The Time of Day

Usually, the body temperature is the lowest in the early morning and the highest in the late afternoon.

Activity Level

Exercise increases a person’s core body temperature. Similarly, air temperature and humidity can cause the body temperature to rise.

After Eating Food

Twenty to thirty minutes after eating a meal, you’ll notice a slight increase in body temperature. This is due to the rise in metabolic rate that facilitates digestion.

Medical Conditions

Certain medical conditions also influence a person’s body temperature. For instance, someone with hypothyroidism (a condition when the thyroid is underactive) tends to have lower body temperatures, while a cancer patient may have a higher temperature.

So What is a Fever?

A person can have a fever if the body temperature is above 100.4 F (38 C). A fever is the body’s own disease-fighting arsenal, helping to kill off many disease-producing organisms.

So infections are usually the reason behind fevers. However, if the body temperature rises above or falls below normal, the hypothalamus (a part of the brain that helps regulate the body temperature) takes charge.

Best Way to Take a Temperature

There are several types of thermometers. However, the ideal one to use depends on a person’s age.

For instance, it’s better to use a rectal thermometer for babies between the age of 0 to 3 months. But you can use a rectal, ear, or armpit thermometer for infants between 3 months to 3 years. Anyone 4 years and older can easily use an oral, ear, or armpit thermometer.

If a reading is unusually high or low, take another one 5 to 10 minutes later. Or use a different thermometer if you think the readings are not correct.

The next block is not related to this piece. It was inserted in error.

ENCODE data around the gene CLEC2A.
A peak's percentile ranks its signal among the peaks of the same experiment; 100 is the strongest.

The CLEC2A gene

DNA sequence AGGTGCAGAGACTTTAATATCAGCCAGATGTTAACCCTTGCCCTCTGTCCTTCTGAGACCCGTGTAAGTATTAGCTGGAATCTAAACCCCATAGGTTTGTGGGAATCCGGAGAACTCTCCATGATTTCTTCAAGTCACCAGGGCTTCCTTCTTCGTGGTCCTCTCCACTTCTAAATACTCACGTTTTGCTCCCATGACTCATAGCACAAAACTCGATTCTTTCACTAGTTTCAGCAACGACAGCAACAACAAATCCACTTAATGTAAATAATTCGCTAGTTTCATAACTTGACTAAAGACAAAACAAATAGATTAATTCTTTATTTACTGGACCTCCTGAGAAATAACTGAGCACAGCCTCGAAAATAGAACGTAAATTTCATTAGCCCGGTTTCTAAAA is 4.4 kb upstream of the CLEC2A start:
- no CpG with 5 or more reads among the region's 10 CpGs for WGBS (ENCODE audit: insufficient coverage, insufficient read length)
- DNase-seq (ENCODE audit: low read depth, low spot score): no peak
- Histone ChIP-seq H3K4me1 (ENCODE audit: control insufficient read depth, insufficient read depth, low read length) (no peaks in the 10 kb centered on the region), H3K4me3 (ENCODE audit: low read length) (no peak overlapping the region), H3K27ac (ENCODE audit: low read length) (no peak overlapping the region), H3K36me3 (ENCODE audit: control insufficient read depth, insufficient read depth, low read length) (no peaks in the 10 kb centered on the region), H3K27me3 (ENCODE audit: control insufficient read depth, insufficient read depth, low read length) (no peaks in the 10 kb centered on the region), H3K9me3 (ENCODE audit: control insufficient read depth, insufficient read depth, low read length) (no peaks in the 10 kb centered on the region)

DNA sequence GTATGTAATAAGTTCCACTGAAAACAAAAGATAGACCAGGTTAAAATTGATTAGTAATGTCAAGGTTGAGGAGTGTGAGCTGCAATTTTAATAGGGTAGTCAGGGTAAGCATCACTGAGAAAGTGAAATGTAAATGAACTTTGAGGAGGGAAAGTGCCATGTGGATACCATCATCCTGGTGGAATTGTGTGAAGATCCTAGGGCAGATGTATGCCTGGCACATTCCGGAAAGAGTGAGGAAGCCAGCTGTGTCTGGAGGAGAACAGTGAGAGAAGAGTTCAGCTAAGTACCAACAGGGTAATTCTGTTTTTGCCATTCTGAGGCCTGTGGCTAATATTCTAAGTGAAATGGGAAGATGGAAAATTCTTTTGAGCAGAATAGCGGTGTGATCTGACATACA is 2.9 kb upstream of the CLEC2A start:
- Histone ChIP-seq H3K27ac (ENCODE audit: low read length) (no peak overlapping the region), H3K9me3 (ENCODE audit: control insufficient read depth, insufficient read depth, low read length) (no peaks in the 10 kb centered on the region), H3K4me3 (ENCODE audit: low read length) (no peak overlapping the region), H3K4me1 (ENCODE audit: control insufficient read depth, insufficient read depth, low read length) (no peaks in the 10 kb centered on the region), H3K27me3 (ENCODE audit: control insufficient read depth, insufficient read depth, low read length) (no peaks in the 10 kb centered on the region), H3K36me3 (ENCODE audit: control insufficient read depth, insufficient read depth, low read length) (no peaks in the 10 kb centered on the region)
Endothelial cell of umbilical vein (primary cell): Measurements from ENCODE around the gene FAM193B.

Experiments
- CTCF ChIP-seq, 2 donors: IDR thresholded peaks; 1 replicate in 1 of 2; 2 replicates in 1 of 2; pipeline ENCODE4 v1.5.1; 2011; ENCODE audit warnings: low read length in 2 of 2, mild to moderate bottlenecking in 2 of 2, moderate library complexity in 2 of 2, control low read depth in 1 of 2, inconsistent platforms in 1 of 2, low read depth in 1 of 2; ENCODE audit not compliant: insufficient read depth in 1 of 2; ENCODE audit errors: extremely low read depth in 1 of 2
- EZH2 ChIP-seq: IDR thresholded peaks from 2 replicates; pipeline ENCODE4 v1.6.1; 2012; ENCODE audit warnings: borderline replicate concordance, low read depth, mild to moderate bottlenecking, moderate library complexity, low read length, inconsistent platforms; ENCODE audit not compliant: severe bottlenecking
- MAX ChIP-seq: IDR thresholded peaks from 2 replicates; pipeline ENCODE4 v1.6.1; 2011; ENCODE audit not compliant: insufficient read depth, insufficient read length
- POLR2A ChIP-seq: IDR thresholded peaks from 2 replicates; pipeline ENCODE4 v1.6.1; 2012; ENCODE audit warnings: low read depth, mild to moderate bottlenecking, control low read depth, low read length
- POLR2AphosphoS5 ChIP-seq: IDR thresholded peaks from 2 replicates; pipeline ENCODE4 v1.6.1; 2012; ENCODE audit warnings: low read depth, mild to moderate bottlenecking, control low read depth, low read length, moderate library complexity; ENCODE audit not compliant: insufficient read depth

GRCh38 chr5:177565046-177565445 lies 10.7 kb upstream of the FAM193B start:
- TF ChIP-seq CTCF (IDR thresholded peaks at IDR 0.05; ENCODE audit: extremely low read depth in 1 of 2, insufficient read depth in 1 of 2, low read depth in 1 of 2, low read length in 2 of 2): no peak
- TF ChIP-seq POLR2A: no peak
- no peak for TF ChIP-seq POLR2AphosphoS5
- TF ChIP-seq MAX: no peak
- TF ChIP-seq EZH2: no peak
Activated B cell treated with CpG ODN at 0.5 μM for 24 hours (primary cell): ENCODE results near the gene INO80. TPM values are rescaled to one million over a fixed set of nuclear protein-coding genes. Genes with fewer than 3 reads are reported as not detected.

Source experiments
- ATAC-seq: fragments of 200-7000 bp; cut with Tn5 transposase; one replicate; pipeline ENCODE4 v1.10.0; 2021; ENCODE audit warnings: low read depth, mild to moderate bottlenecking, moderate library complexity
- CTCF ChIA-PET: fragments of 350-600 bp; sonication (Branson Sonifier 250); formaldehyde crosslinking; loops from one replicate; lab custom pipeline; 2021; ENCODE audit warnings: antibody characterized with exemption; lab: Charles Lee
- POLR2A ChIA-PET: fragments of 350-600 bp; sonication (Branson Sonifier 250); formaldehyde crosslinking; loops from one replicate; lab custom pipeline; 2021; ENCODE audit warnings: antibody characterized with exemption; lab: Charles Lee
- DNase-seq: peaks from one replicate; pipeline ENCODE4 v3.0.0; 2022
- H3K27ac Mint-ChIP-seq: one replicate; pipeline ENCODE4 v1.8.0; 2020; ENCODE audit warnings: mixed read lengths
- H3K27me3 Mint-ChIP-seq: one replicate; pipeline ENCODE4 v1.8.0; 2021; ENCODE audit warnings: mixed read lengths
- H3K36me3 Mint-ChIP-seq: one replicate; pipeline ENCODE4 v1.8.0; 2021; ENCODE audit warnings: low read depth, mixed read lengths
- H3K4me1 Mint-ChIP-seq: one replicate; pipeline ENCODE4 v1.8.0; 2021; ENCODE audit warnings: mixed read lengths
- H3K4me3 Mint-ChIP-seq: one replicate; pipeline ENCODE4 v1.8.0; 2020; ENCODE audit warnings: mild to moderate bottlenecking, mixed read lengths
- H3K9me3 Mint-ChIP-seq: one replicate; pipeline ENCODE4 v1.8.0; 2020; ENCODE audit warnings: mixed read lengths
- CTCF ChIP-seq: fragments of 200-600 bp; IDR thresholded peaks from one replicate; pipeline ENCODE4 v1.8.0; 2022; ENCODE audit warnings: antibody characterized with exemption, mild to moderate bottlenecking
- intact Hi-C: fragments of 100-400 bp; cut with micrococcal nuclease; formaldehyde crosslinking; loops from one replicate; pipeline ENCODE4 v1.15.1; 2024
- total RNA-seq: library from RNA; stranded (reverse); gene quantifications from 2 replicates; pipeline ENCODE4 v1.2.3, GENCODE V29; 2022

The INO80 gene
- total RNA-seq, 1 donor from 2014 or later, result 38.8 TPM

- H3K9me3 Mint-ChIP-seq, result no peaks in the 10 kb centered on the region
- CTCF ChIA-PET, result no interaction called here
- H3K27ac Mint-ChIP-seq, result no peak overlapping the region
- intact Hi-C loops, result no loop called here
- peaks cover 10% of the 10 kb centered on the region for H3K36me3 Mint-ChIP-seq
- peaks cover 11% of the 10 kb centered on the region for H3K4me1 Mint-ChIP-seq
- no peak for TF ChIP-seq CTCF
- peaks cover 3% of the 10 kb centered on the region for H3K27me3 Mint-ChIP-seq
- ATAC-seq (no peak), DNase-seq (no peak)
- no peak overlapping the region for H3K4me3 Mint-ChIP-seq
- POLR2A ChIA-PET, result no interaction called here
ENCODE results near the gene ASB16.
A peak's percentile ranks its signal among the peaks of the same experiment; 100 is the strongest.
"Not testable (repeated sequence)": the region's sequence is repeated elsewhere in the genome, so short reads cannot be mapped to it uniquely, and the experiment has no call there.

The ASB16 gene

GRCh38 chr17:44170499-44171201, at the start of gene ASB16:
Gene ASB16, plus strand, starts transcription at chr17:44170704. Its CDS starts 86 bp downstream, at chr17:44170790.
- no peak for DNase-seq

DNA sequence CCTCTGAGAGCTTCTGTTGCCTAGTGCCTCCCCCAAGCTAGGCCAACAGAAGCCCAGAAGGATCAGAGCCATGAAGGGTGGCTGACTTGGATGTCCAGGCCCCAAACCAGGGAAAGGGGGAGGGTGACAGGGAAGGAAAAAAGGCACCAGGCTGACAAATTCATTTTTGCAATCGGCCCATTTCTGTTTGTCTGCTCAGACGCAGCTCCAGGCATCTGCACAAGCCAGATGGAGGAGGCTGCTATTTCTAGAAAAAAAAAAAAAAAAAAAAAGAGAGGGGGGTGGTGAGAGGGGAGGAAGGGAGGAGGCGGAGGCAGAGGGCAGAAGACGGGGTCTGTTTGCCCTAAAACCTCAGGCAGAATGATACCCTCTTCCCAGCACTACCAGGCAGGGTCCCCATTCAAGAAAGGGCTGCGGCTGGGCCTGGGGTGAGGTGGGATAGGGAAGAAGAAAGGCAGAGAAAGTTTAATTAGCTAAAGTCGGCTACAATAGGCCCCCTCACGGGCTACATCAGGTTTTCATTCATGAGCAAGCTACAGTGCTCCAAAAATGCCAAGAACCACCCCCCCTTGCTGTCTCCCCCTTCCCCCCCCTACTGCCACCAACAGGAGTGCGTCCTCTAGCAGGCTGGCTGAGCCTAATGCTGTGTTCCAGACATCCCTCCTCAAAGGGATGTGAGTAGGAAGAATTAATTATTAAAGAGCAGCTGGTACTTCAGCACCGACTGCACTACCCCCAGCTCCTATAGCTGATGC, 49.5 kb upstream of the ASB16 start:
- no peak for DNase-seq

When Should I Visit a Doctor?

The answer to this question depends on the age of a person who has a fever. Consider the following:

Adults

A short-term illness with a temperature of 100.4–104°F should not be cause for concern in otherwise healthy adults. But if the temperature rises above 104°F or goes lower than 95° F, you need to contact your doctor, especially if there are other symptoms such as confusion, headaches, or shortness of breath. Temperatures over 105.8°F can lead to organ failure.

However, even a low-grade fever can be worrisome for someone with a pre-existing condition, such as heart or lung problems.

Children

Children between 3 months and 3 years old don’t always need medicine, especially if the fever is lower than 102°F. But you should consult a doctor if the child has other symptoms such as dehydration, vomiting, or diarrhea.

Infant

If a baby 3 months or younger has a rectal temperature of 100.4°F or more, you need to get medical attention right away. Even a slight fever could indicate a serious infection.

Over to You

Normal body temperature readings tend to vary within a range due to several factors. It can get influenced by the age, sex, physical activity, and health of a person. 

Anyone with an unusually high or low temperature should seek emergency medical attention.